You’ve never heard this Catwoman tale. There are no leather cat-suits, whips or cat puns. Instead, Under the Moon: A Catwoman Tale is an original story about a young, lonely girl named Selina Kyle. Selina’s not the prom queen or cheerleading captain – she’s the other girl. The girl who eats alone at lunchtime and the girl whose home is filled with endless emotional and physical abuse.
From New York Times bestselling author Lauren Myracle (ttyl) and artist Isaac Goodhart, comes a poignant coming of age graphic novel about a troubled teen who leaves her turbulent home life behind for a new start on the dangerous streets of Gotham City. A powerful story about domestic abuse, survival and self-discovery, Under the Moon: A Catwoman Tale is an important read for today’s teen (ages 13-17), and will hit stores everywhere books are sold on May 7, 2019.
Selina Kyle is fiercer than she knows. For 14 years she’s put up with her mother’s endless string of bad boyfriends, burying her resentment just below the surface. But when Dernell, her mom’s current boyfriend, proves crueler than all the others combined, Selina reevaluates her dismal life. There’s no way Selina and Dernell can live under the same roof, and since Dernell won’ leave, Selina must.
Life on the streets is rougher than Selina expects. In fact, it pretty much sucks – until by chance (or fate?), she falls in with a heist-happy gang of street kids like herself. What Selena doesn’t see coming is how appealing life in a pack can be, and how tempting it is to accept the comfort that comes from trusting others. But trust leads to vulnerability, and vulnerability leads to weakness – and Selina Kyle refuses to be weak. Selina soon learns that figuring out how to survive is simple compared to figuring out how to be.
Under the Moon: A Catwoman Tale marks Myracle’s first graphic novel and will be published under DC Ink, DC’s new young adult publishing imprint.
I have always been fascinated by the story of Selina Kyle. I see her as being a complex and interesting character that I am always looking for stories that gives more of backstory about how she became Catwoman. This is the first graphic novel that I read which focus solely on Selina and how she slowly becomes into Catwoman. This was an interesting origin tale of Catwoman. The story is told when Selina is 14 years old and is going through many obstacles such as issues with her mother and her violent boyfriend.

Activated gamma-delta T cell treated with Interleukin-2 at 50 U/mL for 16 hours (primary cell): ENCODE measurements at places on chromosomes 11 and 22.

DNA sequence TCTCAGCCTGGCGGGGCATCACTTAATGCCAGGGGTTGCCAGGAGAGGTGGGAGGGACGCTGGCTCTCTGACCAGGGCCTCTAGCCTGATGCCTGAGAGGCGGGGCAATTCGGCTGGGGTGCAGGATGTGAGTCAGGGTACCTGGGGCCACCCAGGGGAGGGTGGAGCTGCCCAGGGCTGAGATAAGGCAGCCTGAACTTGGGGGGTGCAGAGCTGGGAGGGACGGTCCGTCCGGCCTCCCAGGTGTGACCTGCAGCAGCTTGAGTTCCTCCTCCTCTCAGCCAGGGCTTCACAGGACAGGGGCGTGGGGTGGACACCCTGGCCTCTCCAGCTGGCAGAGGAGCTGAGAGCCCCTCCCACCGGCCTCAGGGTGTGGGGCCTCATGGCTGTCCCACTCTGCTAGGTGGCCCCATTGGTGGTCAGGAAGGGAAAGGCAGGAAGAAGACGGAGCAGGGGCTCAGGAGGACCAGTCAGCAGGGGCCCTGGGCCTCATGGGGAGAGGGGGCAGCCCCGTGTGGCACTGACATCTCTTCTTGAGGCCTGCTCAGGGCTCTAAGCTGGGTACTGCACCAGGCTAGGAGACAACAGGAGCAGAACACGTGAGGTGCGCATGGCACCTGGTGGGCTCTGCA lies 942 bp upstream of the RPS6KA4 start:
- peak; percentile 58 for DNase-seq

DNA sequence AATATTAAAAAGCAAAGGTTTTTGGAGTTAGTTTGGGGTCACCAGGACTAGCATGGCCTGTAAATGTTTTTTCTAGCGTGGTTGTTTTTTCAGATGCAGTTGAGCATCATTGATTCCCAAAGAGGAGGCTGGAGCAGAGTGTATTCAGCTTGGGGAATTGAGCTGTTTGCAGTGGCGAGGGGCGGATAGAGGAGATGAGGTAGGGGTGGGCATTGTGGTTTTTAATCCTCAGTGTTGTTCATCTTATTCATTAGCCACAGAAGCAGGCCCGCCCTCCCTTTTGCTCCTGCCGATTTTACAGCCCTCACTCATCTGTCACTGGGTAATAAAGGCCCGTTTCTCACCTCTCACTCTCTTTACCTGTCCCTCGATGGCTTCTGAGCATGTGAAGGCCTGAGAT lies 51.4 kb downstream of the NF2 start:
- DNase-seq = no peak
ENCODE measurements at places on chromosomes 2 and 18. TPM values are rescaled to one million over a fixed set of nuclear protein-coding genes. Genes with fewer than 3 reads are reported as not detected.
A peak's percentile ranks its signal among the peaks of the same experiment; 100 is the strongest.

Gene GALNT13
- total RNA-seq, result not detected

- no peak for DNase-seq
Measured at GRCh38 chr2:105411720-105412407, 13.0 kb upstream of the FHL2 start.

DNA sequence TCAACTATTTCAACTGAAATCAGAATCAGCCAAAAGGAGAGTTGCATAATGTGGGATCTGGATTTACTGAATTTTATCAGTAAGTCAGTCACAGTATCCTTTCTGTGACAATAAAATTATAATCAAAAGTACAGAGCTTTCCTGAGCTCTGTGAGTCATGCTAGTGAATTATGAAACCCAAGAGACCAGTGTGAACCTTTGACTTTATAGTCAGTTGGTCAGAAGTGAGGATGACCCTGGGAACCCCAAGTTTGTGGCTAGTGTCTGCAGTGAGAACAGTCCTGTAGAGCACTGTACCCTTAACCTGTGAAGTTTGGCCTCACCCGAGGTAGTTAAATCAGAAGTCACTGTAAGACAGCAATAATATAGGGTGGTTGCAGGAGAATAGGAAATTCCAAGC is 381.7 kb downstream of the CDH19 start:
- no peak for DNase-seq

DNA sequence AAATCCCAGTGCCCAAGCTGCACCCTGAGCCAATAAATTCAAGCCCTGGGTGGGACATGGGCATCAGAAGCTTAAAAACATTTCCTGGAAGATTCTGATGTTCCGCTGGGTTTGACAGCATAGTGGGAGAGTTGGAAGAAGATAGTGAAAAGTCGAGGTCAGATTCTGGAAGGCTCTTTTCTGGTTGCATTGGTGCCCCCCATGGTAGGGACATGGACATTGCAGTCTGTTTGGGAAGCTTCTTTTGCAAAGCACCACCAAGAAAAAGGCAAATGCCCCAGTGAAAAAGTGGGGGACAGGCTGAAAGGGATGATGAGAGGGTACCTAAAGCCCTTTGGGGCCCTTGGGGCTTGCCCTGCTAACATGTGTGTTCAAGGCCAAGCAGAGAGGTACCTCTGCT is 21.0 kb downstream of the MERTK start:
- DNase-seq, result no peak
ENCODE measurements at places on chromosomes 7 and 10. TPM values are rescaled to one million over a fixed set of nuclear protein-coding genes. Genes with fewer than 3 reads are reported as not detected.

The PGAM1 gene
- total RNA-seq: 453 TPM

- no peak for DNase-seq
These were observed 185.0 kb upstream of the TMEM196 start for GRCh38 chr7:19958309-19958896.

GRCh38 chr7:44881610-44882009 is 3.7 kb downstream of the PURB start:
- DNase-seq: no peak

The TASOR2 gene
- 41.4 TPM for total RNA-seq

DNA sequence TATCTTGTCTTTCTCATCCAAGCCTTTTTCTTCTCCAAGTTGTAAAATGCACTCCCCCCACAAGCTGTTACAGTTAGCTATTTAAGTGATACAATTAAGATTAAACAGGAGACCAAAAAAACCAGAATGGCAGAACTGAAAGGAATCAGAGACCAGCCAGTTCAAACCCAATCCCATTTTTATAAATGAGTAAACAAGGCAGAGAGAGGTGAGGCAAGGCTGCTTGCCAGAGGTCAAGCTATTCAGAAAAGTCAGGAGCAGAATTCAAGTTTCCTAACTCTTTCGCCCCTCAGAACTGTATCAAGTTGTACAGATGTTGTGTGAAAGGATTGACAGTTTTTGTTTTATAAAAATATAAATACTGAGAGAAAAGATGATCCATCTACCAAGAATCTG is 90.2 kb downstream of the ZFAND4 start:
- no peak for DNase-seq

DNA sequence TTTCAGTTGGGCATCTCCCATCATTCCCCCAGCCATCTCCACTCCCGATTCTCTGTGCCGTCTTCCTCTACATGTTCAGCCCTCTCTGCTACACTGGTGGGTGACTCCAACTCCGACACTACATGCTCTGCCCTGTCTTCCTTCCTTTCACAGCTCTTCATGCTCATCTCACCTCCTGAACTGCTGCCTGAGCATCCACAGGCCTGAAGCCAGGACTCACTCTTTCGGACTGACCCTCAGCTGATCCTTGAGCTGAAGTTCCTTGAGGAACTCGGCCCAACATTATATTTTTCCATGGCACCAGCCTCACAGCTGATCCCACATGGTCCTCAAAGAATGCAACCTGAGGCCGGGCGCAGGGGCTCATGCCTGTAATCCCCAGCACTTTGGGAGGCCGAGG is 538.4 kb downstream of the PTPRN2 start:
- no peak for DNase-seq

If you are looking for a sweet story of Catwoman, then this would not be story for you because it is actually telling the story of all of the intense and abusive moments that molded Selina into becoming Catwoman. This story does have subject matter that can be triggering such as cutting, bullying and verbal/physical abuse. The author did a great job with writing about the triggering subjects in the comic.
I have enjoyed this telling of Selina aka Catwoman because the characters were well developed, the writing, and story was done very well. The best part of the whole comic is the artwork is amazing because you didn’t need a lot dialogue to follow the story and to know what was happening in the scenes. It was nice to see diverse characters in the comic but I would have like to seen more of some those characters. I thought it was great to see all of the stray cats following Selina around because it was showing her connection with them.
The backstory between Selina and Bruce was interesting part of the comic. It showed how Selina became friends with Bruce when they were small children and how they friendship change when they became teenagers. They do reconnect in the story and shows how much they both care about each other. I thought it was a nice touch to the story between Batman and Catwoman instead of them meeting as adults but as teens.
The other part of the story I thought was interesting was Selina’s “friendships” with the group of runaways who live in a warehouse and doing “jobs” for money. She finds the group when she befriend Ojo who teaches her how to scale/climb walls and building. After living on the streets was not working for her, she decides to take up Ojo offer to stay with the group and work with them. She meets a young girl name Rosie, who does not speak because of tragic event that happens to her and her family. It was nice to see how Selina’s personality changes from hard-ass don’t care person to someone who is kind and taking care of someone else that needs her help. This group becomes Selina’s family more than her mother was because they all look out for each other.
Overall, I enjoyed the comic and the only things that I would have like to have seen was more development of the other characters with a little bit of background story and have a trigger warning in the comic so that teens are aware of the subject matter.
Even though this might not be the type of Catwoman story you are looking for and you might have seen some not so good reviews, don’t let those things from stopping you from reading it and make your owe opinion on the story. I hope we get continuation graphic novel to see what other adventures the teenage Selina takes.
I would like to thank DC Link and NetGalley for giving me the opportunity to read and review Under the Moon: A Catwoman Tale.